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Child Dev. 1990 Dec;61(6):1682-96.

A longitudinal study of two early intervention strategies: Project CARE.

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Frank Porter Graham Child Development Center, University of North Carolina, Chapel Hill 27599-8180.


65 families with children at risk for cognitive difficulties were randomly assigned at the time of the child's birth to 1 of 3 groups, 2 intervention and 1 control. For the most intensive intervention group, family education was combined with a center-based educational day-care program; the less intensive intervention group received the home-based family education program only. To assess the cognitive performance of children, The Bayley Scales of Infant Development were administered at 6, 12, and 18 months; the Stanford-Binet Intelligence Test at 24, 36, and 48 months; and the McCarthy Scales of Children's Abilities at 30, 42, and 54 months. On each test after the 6-month assessment, scores of children in the educational day-care plus family support group were greater than those in the other 2 groups. No cognitive intervention effects were obtained for the family education group. Group effects were not obtained for measures of either the quality of the home environment or parent attention.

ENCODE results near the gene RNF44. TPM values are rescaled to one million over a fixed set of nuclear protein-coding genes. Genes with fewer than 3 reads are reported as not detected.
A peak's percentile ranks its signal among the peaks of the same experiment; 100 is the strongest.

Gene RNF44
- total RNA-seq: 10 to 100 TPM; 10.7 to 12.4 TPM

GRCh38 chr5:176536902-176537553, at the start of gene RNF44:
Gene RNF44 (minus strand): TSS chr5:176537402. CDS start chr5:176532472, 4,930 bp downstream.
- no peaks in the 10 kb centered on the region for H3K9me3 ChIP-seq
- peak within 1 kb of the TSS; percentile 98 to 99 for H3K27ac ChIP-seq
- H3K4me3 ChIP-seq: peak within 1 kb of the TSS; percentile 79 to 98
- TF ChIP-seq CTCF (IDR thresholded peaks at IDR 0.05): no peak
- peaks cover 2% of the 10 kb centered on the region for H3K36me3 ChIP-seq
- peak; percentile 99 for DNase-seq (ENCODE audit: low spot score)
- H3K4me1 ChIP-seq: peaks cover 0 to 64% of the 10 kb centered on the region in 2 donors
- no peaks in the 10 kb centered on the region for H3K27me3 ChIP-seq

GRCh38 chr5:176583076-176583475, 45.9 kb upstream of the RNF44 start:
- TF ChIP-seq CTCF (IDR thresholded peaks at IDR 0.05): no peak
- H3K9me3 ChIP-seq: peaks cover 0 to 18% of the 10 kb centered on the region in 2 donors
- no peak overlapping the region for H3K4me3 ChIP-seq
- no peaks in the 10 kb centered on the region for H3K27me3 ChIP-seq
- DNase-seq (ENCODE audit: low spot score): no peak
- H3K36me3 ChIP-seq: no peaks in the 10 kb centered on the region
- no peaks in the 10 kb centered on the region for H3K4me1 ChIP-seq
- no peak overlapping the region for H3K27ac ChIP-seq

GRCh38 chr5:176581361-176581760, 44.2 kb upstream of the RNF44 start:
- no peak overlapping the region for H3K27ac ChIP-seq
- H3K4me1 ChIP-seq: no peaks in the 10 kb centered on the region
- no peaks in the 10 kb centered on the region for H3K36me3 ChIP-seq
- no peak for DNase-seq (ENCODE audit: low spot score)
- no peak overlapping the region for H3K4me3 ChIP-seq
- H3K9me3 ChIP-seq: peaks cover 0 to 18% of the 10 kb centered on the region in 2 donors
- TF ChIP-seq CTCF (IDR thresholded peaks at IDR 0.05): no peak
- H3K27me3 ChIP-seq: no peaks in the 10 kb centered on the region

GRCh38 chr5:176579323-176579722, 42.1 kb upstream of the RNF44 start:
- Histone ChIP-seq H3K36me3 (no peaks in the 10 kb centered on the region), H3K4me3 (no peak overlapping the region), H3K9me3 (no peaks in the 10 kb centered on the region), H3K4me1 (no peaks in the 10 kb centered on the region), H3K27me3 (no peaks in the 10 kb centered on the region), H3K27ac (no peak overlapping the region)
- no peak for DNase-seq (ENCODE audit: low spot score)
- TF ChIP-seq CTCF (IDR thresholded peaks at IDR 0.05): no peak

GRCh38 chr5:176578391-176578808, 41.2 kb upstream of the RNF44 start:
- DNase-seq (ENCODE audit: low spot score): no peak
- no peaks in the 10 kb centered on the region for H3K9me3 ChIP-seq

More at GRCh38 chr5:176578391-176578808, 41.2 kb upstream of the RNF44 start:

[Indexed for MEDLINE]

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